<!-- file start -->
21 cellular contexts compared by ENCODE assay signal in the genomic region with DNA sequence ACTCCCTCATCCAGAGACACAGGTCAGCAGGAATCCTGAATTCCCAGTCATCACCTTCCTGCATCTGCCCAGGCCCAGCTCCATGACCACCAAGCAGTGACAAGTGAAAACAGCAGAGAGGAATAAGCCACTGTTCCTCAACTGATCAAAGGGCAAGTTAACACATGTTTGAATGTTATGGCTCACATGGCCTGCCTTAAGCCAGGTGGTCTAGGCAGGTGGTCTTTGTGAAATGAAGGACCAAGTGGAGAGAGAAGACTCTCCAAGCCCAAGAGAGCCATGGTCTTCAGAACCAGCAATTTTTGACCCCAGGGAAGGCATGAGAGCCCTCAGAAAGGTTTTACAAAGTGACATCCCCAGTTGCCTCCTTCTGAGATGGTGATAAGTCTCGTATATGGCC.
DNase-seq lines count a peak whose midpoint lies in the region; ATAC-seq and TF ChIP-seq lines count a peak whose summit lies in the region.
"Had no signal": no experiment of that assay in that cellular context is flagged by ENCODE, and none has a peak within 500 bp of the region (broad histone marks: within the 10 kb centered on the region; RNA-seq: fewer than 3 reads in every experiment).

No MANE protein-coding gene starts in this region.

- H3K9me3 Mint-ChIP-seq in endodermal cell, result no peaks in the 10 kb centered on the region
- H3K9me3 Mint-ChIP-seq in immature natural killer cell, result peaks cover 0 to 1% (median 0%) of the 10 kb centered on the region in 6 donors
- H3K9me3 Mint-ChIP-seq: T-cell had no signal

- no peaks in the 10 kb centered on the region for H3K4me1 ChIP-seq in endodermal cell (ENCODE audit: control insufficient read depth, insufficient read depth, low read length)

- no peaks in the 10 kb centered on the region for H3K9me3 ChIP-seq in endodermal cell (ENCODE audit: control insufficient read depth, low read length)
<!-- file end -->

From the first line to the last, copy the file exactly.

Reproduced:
21 cellular contexts compared by ENCODE assay signal in the genomic region with DNA sequence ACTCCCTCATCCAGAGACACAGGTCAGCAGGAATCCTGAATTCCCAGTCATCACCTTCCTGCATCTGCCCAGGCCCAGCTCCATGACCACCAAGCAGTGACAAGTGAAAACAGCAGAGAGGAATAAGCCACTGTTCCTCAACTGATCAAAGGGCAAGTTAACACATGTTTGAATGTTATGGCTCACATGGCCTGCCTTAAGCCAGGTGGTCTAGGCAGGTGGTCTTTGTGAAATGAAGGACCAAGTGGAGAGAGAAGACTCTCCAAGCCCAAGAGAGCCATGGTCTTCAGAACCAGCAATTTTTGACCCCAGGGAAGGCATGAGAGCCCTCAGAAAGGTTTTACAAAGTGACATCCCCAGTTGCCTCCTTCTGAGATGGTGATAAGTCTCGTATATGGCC.
DNase-seq lines count a peak whose midpoint lies in the region; ATAC-seq and TF ChIP-seq lines count a peak whose summit lies in the region.
"Had no signal": no experiment of that assay in that cellular context is flagged by ENCODE, and none has a peak within 500 bp of the region (broad histone marks: within the 10 kb centered on the region; RNA-seq: fewer than 3 reads in every experiment).

No MANE protein-coding gene starts in this region.

- H3K9me3 Mint-ChIP-seq in endodermal cell, result no peaks in the 10 kb centered on the region
- H3K9me3 Mint-ChIP-seq in immature natural killer cell, result peaks cover 0 to 1% (median 0%) of the 10 kb centered on the region in 6 donors
- H3K9me3 Mint-ChIP-seq: T-cell had no signal

- no peaks in the 10 kb centered on the region for H3K4me1 ChIP-seq in endodermal cell (ENCODE audit: control insufficient read depth, insufficient read depth, low read length)

- no peaks in the 10 kb centered on the region for H3K9me3 ChIP-seq in endodermal cell (ENCODE audit: control insufficient read depth, low read length)